Meb Keflezighi, who had the best chance of ending a three-decade domestic drought at the Boston Marathon, withdrew from the 117th running on Friday because a nagging calf injury had cost him too much training time.
“I’m very disappointed,” said the 37-year-old Olympic medalist who would have been making his third attempt in eight years on the Hopkinton-to-Copley Square course. “My training was going well in January and February, which had me very excited about the possibilities this spring. I even skipped the New York City half marathon [March 17] to focus on getting healthy for Boston but unfortunately it wasn’t enough. I ran out of time to recover enough to compete for a victory.”
In the wake of Keflezighi’s withdrawal and last month’s pullout by Ryan Hall — whose clocking of 2 hours, 4 minutes, 58 seconds in 2011 was the fastest ever by an American — the top US contender will be Abdi Abdirahman, their teammate at last year’s London Games who has a personal best of 2:08:56. If he wins here on April 15, Abdirahman would be the first American to manage it since Greg Meyer in 1983.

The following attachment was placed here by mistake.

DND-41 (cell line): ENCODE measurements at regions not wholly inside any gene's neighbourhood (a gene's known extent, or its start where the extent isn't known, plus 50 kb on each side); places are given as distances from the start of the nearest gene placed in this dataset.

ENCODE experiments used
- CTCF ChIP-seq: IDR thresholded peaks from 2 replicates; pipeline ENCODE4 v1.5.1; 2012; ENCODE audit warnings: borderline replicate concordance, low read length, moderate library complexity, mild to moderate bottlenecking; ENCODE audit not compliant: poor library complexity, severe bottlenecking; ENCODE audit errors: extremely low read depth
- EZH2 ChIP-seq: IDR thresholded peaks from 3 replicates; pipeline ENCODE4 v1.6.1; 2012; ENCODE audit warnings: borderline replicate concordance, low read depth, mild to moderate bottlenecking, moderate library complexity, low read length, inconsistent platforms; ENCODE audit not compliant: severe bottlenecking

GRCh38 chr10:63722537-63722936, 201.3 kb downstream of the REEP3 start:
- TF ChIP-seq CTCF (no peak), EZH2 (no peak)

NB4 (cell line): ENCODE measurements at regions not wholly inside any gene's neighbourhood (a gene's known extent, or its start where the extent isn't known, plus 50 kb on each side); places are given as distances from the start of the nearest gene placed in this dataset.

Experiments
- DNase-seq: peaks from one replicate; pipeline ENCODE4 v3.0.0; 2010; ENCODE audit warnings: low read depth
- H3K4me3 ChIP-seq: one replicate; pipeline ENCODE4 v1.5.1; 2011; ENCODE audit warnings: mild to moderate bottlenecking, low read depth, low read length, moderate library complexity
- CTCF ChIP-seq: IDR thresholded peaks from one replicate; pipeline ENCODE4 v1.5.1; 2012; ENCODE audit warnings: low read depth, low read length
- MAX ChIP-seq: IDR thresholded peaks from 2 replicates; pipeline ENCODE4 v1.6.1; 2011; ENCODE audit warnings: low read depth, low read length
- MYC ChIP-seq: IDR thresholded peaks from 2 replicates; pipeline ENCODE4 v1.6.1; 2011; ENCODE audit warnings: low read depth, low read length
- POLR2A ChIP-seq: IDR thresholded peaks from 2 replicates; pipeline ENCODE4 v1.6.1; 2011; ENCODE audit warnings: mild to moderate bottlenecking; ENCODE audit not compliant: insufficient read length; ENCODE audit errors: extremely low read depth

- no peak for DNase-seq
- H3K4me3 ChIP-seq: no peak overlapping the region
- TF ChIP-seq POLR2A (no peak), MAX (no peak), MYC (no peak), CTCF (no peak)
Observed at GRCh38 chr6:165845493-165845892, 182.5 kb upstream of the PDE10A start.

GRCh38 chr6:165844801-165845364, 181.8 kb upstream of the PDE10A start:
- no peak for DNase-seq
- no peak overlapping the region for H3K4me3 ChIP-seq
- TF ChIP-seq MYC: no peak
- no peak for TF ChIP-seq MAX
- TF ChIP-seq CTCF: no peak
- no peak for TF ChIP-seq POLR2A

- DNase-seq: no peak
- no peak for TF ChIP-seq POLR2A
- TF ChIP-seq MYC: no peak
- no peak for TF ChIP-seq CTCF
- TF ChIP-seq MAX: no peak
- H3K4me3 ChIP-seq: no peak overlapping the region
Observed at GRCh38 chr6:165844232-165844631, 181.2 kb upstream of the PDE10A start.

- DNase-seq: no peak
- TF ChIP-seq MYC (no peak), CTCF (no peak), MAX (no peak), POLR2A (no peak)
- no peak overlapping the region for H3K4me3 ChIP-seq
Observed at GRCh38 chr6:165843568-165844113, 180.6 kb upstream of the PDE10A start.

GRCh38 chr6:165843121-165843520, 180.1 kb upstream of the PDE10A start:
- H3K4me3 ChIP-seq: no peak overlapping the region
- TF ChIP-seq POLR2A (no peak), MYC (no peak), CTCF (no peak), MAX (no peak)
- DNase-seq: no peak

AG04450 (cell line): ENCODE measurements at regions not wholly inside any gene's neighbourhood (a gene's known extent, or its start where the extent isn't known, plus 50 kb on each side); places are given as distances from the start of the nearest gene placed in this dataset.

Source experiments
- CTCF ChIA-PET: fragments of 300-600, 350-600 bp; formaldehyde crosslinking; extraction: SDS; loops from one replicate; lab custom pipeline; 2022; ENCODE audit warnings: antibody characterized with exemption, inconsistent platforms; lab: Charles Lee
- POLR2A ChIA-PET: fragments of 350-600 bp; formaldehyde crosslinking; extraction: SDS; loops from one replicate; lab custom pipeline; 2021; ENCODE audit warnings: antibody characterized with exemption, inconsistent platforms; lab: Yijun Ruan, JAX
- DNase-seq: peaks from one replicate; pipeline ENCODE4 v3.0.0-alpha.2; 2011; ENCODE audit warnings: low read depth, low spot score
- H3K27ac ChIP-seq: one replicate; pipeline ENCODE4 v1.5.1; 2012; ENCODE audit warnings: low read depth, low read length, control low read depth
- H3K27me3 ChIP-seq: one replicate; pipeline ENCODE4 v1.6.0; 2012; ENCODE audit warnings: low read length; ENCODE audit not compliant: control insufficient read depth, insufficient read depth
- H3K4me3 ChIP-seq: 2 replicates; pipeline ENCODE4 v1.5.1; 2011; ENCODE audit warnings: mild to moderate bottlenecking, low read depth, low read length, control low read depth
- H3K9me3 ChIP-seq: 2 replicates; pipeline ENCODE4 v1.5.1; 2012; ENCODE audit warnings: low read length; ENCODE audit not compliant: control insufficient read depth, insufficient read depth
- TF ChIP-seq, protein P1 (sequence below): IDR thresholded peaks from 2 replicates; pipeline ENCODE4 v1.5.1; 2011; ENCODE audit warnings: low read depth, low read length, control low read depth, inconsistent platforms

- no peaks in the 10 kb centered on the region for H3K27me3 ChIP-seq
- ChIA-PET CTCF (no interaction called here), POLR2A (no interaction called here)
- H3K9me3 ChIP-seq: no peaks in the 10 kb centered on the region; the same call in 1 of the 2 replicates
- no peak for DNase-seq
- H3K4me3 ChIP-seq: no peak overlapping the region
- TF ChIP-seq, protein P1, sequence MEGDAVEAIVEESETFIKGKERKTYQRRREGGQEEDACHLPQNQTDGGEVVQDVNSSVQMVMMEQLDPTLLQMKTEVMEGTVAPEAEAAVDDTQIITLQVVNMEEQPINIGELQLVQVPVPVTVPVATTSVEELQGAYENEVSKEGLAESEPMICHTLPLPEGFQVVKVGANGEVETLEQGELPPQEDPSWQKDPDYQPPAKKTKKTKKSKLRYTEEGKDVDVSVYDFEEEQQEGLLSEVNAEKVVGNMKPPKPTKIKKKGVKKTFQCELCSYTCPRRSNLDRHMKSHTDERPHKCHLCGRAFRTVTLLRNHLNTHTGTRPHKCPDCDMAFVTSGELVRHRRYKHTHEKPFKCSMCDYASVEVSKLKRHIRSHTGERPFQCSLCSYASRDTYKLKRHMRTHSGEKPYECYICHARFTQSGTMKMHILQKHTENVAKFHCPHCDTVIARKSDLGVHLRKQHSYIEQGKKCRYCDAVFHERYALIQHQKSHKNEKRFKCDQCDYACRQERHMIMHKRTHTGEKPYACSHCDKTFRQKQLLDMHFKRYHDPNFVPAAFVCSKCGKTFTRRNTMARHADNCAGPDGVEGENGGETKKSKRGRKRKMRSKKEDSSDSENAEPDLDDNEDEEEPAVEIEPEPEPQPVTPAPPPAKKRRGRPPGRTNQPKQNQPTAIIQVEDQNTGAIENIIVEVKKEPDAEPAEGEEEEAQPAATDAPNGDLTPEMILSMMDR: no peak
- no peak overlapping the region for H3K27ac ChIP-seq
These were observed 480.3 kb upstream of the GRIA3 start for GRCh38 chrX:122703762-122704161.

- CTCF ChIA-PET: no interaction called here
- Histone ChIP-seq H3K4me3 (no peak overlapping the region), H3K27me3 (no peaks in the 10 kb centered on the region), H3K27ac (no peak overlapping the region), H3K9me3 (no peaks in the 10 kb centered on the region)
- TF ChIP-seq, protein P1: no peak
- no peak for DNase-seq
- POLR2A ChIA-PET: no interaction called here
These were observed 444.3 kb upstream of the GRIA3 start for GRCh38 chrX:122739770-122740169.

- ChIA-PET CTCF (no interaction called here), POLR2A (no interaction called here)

Keflezighi, who was third in his Boston debut in 2006 and fifth in 2010, is the most decorated active US marathoner. Besides claiming silver in Athens in 2004, the first US runner to win an Olympic medal since Frank Shorter placed second in 1976, Keflezighi won in New York in 2009, the first domestic victor there since Alberto Salazar in 1982.
After winning the Olympic trials in a personal best of 2:09:08 and finishing fourth in London, Keflezighi was looking forward to adding the title from the world’s most storied road race to his résumé. “I want to be like Bill Rodgers and win the Boston Marathon,” said Keflezighi, who was the race’s Grand Marshal last year. “I have a picture of the trophy.”
Force majeure and bad timing had kept Keflezighi from racing since the Games. The New York City Marathon was canceled in the aftermath of Hurricane Sandy in November and Keflezighi got the flu before the Houston Half Marathon in January. So he pointed for Boston and was in fine form until he injured himself in mid-February while sidestepping a charging dog in training and lost irreplaceable preparation time.
“I’m OK now, I just can’t be competitive,” Keflezighi said on Friday. “I have to give respect to the distance. I gave it everything I had to get to the starting line. I hope people understand.”
Keflezighi, who’ll still be in Boston to make appearances for sponsor John Hancock, says he’d like to take the line next year. “Time is creeping up on me,” he said, “but I would like to have the chance.”